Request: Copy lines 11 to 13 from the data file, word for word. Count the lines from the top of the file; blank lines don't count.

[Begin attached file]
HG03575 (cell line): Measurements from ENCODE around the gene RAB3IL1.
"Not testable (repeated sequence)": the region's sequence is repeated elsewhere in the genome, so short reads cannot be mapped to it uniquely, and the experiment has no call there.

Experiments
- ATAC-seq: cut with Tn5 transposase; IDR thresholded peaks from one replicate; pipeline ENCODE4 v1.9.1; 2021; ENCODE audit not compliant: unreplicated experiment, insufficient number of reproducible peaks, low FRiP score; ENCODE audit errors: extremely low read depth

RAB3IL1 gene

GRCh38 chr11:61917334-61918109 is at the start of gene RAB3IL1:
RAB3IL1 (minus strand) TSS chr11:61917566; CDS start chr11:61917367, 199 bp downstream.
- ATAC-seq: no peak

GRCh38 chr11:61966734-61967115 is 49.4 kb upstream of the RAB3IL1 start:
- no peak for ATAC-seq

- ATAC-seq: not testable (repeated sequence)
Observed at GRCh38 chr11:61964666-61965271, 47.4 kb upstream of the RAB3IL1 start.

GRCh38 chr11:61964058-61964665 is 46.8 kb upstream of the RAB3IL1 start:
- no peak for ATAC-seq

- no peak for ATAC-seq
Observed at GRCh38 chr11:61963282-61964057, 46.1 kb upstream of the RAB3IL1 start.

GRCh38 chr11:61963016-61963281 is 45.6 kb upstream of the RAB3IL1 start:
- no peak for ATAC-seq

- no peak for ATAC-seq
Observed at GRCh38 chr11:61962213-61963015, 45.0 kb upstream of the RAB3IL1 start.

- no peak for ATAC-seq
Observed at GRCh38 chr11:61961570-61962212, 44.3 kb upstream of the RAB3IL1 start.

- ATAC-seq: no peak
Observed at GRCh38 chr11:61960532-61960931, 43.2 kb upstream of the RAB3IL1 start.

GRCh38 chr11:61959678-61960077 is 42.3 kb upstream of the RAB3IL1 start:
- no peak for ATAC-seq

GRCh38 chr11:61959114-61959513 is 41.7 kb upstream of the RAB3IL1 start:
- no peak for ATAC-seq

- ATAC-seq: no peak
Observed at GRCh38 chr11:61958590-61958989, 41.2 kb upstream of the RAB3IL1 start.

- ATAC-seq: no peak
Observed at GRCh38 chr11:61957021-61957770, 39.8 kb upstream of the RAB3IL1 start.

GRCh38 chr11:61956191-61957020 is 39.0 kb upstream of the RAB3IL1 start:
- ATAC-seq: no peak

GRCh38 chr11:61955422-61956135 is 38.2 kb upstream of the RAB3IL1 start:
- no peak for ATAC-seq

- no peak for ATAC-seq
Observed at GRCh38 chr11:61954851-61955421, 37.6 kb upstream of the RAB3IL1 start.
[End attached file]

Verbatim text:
- ATAC-seq: not testable (repeated sequence)
Observed at GRCh38 chr11:61964666-61965271, 47.4 kb upstream of the RAB3IL1 start.

GRCh38 chr11:61964058-61964665 is 46.8 kb upstream of the RAB3IL1 start: